Despite indicators that surveillance and Web attacks are becoming more sophisticated than ever before, many domains and mobile applications are still low-hanging fruit for cybercriminals. While organizations in sectors such as e-commerce have been diligent about defaulting to HTTPS and maintaining up-to-date SSL certificates, numerous Global 2000 companies have come up short when it comes to ensuring secure, encrypted transmission of user data.
Now that major social networks Facebook and Twitter have switched to HTTPS-by-default and Google and Microsoft have both rolled out encrypted search, the time seems right for all sites and applications to move to HTTPS. Furthermore, recent incidents such as the exposure of plaintext credentials in Starbucks’ massively popular mobile application should provide the impetus for everyone to raise the bar for Web and mobile security.
Still, there is a debate about the transition from an HTTP to an HTTPS Web. For starters, the shift to HTTPS, as Google and Microsoft have proven, is a major change for content providers and domain owners that have for years relied on unencrypted search keyword data to monetize and improve their portals. Organizations also have to consider the upkeep of blended HTTP/HTTPS sites, which can be tricky to maintain.
Ultimately, always-on SSL and HTTPS remain two of the best tools for shielding consumers from surveillance, identity theft and data loss. With many examples to follow, developers, businesses and the security community should push for HTTPS across the Web. While there are still performance gaps between HTTP and HTTPS that could discourage some from making the switch, these disparities can be addressed and are not worth putting user data at risk.
HP study finds HTTPS adoption strong in e-commerce, weak almost everywhere else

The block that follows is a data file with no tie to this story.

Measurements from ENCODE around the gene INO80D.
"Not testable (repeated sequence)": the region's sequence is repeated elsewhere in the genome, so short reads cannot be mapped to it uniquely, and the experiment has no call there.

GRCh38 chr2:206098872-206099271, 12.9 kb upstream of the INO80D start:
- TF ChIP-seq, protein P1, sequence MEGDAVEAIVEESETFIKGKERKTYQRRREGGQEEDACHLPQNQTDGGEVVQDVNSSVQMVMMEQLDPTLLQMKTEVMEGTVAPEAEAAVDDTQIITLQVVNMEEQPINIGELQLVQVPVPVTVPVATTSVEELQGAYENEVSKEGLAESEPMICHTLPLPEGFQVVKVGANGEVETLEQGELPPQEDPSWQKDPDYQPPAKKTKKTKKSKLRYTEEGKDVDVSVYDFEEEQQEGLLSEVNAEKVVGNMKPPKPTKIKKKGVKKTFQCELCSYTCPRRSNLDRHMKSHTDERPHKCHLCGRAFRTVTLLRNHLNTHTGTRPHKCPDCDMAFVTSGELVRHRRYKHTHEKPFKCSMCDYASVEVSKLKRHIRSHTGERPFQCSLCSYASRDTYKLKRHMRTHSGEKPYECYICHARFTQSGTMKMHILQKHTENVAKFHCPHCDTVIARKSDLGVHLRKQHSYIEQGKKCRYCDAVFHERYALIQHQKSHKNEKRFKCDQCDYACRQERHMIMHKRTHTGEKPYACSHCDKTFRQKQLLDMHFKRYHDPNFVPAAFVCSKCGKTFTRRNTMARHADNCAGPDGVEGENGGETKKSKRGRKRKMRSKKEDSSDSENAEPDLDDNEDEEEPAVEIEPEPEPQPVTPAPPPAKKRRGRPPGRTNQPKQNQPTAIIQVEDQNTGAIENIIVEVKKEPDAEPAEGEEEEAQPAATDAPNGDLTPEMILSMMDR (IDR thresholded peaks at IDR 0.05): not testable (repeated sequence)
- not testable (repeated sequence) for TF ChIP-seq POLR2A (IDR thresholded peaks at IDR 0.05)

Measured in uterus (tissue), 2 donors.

A study from HP Security Research found that 18 percent of Global 2000 companies still transmit usernames and passwords via HTTP rather than HTTPS. Rather than a stunning anomaly, this state of affairs is indicative of deep-seated vulnerabilities in mobile software, the vast majority of which are at risk from common exploits, with the ante upped by these applications’ routine retrieval of private, on-device data sources. Even for the applications that had implemented HTTPS/SSL, many had not set it up properly.
But all is not lost. A separate study from a Swiss security vendor discovered that 98 of the top 100 e-commerce sites had SSL certificates, even if only two of them used HTTPS-by-default for consistent data encryption. HTTPS/SSL is usually implemented unevenly, being most commonly used for payment and sign-on pages, but often missing from search queries or mixed in with non-SSL content.
In understanding why so many sites have struggled with HTTPS/SSL, it’s important to note that HTTPS still has a reputation for slower performance than HTTP, despite years of improvement. Facebook, Twitter, Google and Microsoft have implemented HTTPS for services used by hundreds of millions of users, but the slower progress of companies such as Yahoo, which only recently began rolling out always-on HTTPS to its webmail users, illustrates that significant work still needs to be done. Some of these belated HTTPS implementations lack Perfect Forward Secrecy, meaning that sessions captured today could still be vulnerable down the road if the encryption key were discovered.